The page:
The recent attempt of Finance Ministers “Big twenty” agreed to take the position in support of free trade has failed. This shows the gap that emerged between the U.S. and other major economies. Washington argues that the negative balance of trade retards economic growth, and prefers a two-pronged approach to imbalances in trade. This implies, in particular, and protectionist measures — abandonment of the TRANS-Pacific partnership, a revision of the North American agreement on free trade (NAFTA) and limit the influence of the WTO. But that’s flawed logic.
The total US trade deficit and surplus in bilateral trade, and even China, very poorly connected with each other. And it is important is the overall balance, not the bilateral balances.
Let’s take a simplified example — a world in which all three countries. Country A sells something to country B, country B sells something comparable to the amount of country b, and country b sells something, too, in a comparable amount of country A. In the bilateral relations between these countries there is a deficiency or a surplus, but in General exports and imports of each country is balanced.
Moreover, the trade balance does not depend on whether the country is a protectionist policy or open enough. Brazil and India actively use protectionist measures, but at the same time consistently have a trade deficit, while Germany and Singapore, a fairly open economy with a positive trade balance.
The link between trade deficit and growth is also very weak (and maybe it isn’t there). Rapidly developing economies often face a deficit because the sharp rise in consumption requires an increase in imports, while a stagnating economy, less need to import.
Advisers Donald trump indicate a basic equation of GDP, according to which it includes consumption, investments and exports less imports. They argue that if the exports will rise or imports will fall, it will grow GDP. But this reasoning is incorrect: it ignores what happens next.
If the reduction in import simply to increase customs duties, then the company will reduce the volume of purchases and the total GDP will remain at the same level. Or, say, if to impose duties for a specific country, firms start to buy goods in other countries; the source of imports will change, but its volume is not.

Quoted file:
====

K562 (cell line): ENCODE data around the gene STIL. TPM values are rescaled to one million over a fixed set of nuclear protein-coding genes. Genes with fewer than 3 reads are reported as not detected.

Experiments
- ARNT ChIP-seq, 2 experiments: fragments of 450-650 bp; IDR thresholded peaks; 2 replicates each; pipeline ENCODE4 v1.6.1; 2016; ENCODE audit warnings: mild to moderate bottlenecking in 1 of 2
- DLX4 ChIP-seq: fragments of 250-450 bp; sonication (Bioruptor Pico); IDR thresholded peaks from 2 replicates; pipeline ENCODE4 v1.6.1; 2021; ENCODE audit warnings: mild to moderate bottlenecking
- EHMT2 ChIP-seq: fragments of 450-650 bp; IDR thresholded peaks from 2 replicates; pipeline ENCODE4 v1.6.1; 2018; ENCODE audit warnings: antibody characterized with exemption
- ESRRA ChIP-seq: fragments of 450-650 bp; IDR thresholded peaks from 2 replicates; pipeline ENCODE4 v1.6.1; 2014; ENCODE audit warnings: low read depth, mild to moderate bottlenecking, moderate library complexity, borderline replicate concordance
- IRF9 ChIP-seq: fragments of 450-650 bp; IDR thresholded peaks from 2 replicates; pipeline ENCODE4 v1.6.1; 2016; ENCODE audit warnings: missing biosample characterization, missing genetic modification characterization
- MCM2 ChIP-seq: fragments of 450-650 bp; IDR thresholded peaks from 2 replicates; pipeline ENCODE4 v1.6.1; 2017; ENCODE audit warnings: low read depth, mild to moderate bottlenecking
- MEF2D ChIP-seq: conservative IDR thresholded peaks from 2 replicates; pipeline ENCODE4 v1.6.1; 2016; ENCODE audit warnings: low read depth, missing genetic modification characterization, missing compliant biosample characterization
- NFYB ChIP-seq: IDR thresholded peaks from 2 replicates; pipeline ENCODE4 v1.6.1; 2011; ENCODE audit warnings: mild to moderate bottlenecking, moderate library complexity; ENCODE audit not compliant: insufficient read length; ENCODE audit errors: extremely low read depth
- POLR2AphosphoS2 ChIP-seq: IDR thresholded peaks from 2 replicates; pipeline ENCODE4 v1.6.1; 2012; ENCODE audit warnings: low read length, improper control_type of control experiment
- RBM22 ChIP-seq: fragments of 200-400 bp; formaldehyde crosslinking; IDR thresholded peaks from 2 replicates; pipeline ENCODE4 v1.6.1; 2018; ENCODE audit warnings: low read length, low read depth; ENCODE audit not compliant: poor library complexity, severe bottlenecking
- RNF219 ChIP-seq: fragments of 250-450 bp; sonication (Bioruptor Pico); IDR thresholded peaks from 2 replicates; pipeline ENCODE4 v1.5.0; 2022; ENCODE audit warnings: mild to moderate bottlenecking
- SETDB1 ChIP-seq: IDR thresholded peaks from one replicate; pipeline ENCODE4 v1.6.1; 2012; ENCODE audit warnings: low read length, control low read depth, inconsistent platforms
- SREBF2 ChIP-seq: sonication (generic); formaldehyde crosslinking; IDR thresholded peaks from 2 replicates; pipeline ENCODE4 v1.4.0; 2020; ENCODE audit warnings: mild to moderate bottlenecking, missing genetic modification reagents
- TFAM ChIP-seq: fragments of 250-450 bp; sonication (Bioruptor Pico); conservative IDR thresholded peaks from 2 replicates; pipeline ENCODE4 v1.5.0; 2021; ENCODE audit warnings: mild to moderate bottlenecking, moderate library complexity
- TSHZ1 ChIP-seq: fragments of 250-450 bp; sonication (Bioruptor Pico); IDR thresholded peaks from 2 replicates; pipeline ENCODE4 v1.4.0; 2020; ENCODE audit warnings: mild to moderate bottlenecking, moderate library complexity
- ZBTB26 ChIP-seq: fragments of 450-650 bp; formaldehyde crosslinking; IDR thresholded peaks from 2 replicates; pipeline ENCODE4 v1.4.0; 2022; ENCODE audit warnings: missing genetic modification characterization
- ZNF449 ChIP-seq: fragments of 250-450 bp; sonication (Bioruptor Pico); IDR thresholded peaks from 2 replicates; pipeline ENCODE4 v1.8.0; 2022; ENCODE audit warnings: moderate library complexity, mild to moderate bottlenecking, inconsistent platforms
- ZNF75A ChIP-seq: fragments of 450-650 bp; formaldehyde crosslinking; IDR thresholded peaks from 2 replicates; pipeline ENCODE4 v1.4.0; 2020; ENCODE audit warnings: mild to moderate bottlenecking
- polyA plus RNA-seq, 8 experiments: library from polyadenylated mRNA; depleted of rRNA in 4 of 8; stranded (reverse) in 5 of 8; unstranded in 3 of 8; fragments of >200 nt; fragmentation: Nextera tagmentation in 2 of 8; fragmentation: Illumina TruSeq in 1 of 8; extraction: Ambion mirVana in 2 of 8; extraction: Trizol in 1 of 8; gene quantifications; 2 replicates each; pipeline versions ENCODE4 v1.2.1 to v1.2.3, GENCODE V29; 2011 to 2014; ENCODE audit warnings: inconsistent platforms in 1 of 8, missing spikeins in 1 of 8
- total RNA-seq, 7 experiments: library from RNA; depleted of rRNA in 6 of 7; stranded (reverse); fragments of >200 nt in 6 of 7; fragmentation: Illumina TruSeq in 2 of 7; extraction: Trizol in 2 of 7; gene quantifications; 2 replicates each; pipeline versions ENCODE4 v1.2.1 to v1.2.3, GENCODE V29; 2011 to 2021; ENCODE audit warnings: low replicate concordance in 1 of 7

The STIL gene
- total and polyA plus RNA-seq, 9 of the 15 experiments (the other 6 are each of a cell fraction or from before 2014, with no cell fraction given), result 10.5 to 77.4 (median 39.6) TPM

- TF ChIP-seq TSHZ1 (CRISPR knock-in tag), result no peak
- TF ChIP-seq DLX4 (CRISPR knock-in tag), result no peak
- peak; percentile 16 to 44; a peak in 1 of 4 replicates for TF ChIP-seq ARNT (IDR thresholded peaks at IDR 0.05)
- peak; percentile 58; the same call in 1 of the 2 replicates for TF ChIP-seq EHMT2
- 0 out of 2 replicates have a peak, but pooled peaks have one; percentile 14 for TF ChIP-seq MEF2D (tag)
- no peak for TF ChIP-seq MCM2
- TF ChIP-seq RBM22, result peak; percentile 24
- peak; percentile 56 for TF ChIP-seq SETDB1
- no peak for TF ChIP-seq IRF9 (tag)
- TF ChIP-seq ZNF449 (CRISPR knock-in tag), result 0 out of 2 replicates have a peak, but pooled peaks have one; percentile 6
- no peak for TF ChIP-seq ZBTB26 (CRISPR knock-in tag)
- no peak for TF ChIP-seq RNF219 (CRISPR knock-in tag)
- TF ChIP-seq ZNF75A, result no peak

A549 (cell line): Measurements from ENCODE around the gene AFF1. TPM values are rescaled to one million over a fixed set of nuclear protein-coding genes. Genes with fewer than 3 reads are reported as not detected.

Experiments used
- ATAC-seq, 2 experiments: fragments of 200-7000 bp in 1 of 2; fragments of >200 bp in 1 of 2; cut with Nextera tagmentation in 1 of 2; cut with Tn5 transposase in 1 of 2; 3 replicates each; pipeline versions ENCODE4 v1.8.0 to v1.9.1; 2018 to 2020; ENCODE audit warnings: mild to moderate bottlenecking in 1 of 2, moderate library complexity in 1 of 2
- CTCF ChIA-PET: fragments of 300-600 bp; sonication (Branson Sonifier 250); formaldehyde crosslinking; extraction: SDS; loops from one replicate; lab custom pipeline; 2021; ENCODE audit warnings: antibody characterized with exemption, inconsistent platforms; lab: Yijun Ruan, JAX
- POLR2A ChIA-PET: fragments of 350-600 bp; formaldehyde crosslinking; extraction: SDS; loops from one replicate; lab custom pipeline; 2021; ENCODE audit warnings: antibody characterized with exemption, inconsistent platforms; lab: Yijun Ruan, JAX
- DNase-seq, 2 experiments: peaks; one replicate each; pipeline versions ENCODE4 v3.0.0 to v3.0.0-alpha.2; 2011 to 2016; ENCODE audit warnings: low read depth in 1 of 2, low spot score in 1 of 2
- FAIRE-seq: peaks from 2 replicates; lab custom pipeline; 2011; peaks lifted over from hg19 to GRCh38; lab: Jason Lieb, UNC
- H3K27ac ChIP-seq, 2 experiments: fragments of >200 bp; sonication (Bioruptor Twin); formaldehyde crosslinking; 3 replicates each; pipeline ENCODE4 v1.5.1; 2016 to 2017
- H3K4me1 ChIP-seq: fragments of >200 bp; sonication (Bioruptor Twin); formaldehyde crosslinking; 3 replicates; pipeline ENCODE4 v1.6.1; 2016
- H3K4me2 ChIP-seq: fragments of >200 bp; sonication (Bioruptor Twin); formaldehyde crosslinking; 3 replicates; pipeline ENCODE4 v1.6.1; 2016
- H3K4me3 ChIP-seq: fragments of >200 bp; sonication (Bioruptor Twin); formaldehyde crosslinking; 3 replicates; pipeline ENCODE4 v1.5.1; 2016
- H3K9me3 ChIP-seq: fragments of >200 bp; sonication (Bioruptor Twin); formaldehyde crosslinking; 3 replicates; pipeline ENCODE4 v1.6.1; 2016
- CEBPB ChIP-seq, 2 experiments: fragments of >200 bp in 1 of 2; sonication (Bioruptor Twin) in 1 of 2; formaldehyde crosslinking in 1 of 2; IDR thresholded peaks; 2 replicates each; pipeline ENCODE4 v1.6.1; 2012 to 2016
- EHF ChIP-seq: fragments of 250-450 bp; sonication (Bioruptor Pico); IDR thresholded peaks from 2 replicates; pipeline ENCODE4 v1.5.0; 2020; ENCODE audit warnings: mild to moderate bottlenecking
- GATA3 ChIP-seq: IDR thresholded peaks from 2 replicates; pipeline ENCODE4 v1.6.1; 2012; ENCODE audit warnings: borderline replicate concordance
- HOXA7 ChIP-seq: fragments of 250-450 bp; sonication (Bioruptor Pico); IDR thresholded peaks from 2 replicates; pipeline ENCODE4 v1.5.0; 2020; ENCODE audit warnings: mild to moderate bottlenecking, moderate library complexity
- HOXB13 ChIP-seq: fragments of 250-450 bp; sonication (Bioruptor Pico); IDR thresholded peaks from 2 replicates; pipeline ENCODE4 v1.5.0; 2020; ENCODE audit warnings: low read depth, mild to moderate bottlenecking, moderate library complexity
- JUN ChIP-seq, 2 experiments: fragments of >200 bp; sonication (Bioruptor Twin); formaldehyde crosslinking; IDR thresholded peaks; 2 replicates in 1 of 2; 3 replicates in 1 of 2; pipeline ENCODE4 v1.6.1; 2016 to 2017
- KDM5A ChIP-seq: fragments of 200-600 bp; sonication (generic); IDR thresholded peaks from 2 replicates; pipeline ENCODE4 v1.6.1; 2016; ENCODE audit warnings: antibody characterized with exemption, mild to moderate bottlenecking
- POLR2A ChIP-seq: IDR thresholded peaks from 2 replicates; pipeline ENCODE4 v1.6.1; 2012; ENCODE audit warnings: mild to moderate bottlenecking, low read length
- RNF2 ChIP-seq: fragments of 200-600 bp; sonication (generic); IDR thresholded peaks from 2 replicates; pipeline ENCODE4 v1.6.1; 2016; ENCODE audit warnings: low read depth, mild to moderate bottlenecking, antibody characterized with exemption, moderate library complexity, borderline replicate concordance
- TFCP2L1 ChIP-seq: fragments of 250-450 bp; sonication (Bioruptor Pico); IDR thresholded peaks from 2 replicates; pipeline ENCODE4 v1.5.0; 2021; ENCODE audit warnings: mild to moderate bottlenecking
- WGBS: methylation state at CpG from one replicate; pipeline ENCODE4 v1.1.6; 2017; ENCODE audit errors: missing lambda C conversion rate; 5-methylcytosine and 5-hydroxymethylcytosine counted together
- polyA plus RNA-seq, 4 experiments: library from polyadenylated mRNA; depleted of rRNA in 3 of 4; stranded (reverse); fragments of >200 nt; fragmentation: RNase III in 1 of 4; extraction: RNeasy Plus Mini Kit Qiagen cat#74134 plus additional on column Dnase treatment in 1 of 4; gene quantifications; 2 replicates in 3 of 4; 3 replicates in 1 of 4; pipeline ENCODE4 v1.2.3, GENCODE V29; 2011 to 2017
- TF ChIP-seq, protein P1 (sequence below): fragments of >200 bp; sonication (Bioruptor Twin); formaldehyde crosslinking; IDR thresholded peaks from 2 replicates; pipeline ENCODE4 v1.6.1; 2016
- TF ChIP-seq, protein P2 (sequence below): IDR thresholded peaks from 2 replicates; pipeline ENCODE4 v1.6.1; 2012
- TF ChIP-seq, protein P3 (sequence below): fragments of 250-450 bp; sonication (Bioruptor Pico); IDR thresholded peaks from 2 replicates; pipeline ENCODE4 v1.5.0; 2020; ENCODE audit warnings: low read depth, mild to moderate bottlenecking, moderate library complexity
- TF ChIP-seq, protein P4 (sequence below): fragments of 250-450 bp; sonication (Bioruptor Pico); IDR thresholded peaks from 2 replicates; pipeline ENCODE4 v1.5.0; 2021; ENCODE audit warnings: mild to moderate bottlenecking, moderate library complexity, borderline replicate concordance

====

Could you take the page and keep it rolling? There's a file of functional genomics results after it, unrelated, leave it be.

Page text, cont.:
Sustained negative trade balance is a symptom of some structural and macroeconomic policies. In particular, in countries with a trade deficit of savings are too small and do not cover their investment needs; the surplus countries, on the contrary, saving too much.
The low savings rate in the United States — a consequence of the large budget deficit and the fact that American households are living beyond their means. But the savings rate in the country depends on the savings rate of its trading partners.
In China in the last ten years has developed a high savings rate, which has led to a huge influx of capital in the United States. Due to this, dropped interest rates, and hence the cost of borrowing for the American government and population. The resulting reduction in net savings is then transformed into a sustainable trade deficit, as net savings are equal to net exports.
This situation is compounded by the fact that the US is the obvious “safe haven” for global capital. As a result, the dollar strengthened, and in this situation, the United States virtually unable to avoid the trade deficit.
On this basis, the negative balance of trading balance of the USA is not due to the fact that China uses unfair trade methods, and the unique role of the dollar, which gives America the “undue privilege” — the ability to live with a high deficit.
Compare the US trade balance balance of the European Union or China. The US and EU in 2015 was a significant bilateral trade balance with China, and partly because this year China has a positive balance of 600 billion dollars. But in the EU the overall balance is positive at the level of $ 93 billion, and the US — negative: 811 billion.
But in 2010, the EU had a trade deficit. To achieve the positive balance was helped by a sharp drop in the Euro and fiscal tightening in Greece, Italy, Spain and the UK after the financial crisis.
This shows how the trading indicators depend on the interplay of macroeconomic approaches from various countries. Bilateral trade balance does not give a clear view about the economic benefits and development prospects.
The irony is that the trade deficit probably will continue to grow, as America compared to the EU has made great strides in economic recovery, and the dollar is still overvalued. Conversely, the foreign trade balance of China is likely to strengthen further as the economic slowdown in the country stifles imports, and due to the acceleration of the U.S. economy exports are rising again.
Yukon Huang is a senior research fellow in Asian studies at the Carnegie endowment.